“He had particular goals for me for each year – some very high but attainable goals,” Cowan said. “He set the standard and the bar pretty high.”

Johnson wants Cowan to produce early and be an impact player as a freshman, and as his career progresses, he wants Cowan to lead the conference in sacks. Those lofty expectations line up directly with what Cowan sees his own ceiling to be. 

“I definitely wanna chase some records and break some records that have been held by a lot of the greats that have come before me,” Cowan said. “I think if I (produce as a freshman), it’ll give me a lot of momentum going into my sophomore year. Hopefully I can just keep the ball rolling and at the end accomplish my goals.”

About a month after that meeting with Johnson, Cowan made his decision. He was going to be a Buckeye. He just had to keep it under wraps until he finally decided he wanted to make it known to the rest of the country. 

But now, everybody knows, and he says it’s been a heavy weight lifted off his shoulders. He was able to stroll into Columbus for the Buckeyes’ win over Michigan State on Saturday without having to answer any questions about whether or not Ohio Stadium was going to be his next home. 

And he was able to board a return flight Sunday afternoon back to a place he compares to Columbus’ comfortable, small-city vibe — his hometown Charlotte.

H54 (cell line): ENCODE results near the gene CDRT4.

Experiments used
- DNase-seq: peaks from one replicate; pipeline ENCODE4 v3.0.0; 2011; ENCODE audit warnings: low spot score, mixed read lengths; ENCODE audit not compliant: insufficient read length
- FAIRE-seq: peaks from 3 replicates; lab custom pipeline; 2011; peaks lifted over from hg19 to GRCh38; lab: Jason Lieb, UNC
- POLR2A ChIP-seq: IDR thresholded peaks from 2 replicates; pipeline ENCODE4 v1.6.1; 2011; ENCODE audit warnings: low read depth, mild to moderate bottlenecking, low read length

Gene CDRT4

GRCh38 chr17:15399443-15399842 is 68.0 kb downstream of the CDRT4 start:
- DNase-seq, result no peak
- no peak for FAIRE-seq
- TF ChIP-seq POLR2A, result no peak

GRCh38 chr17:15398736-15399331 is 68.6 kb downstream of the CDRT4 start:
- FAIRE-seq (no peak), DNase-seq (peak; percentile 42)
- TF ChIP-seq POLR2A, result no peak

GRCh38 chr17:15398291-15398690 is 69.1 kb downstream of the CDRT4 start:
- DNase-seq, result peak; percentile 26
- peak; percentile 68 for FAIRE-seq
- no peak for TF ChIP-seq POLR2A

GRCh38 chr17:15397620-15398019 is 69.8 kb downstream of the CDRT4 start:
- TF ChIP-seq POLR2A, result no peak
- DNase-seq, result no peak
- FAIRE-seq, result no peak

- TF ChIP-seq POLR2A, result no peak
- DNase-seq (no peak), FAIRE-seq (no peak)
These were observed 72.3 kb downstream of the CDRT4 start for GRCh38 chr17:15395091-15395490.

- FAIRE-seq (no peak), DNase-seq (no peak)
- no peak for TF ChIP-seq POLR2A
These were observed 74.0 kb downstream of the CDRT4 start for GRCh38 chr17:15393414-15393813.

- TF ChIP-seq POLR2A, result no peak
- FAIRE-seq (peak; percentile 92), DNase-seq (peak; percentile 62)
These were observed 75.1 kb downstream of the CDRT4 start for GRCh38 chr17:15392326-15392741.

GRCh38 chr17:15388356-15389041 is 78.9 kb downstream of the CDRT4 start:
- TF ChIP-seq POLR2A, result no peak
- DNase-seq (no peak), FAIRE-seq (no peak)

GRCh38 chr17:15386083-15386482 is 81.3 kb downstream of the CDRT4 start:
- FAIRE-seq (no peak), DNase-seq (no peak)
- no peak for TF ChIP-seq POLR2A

It was in that city where Cowan’s recruitment to Ohio State first gained traction. 

Though Georgia had beaten the Buckeyes to Cowan’s recruitment by about a year, Urban Meyer’s staff began recruiting Cowan as a freshman, and that left Cowan impressed. 

Meyer and Ryan Day later made the trip down together to see the sophomore Cowan face-to-face in January 2018, and they offered him on the spot. 

Day being there is key to note. He was there from the get-go on Cowan’s recruitment, and that relationship never festered. 

“It was very important,” Cowan said of Day’s presence. “It meant a lot just because I really got to know him just from that visit alone. And, of course, with him taking over and becoming the head coach, it was just a smooth transition. Any time you have a major coaching change like that and you’ve already gotten to know the guy that takes over, it means a lot. The comfortability definitely grows with that person. It was a smooth transition and definitely played a huge part.”

The main selling point, though, came down to the coaching staff having his best interests at heart. That starts and ends with Johnson. 

“Coach J and I have an amazing relationship. We communicate all the time,” Cowan said. “It’s just the man that he is (that’s so impressive). He prides himself on being a man of God, and he’s an uplifting coach. He empowers his players, and I think that’s why his players play so hard for him. He’s a developer, and he believes in developing guys and having a full plan.”

The short-term plan is for Cowan to enroll early to begin offseason weight training in January and begin his cultivation into a Division I player. The long-term plan is also in place now that he’ll be mentored by a man who has sent seven of his former players at Penn State and Ohio State into the first round of the NFL Draft.

“(Johnson’s) a huge developer so I can’t wait to get to work for him and get to pick his brain,” Cowan said. “Of course, (the NFL) is a huge goal of mine. That’s been a goal of mine since I was a kid so I think I made a great decision choosing Ohio State because they’re known for developing guys and producing NFL defensive linemen. So I’m just ready to get to work.”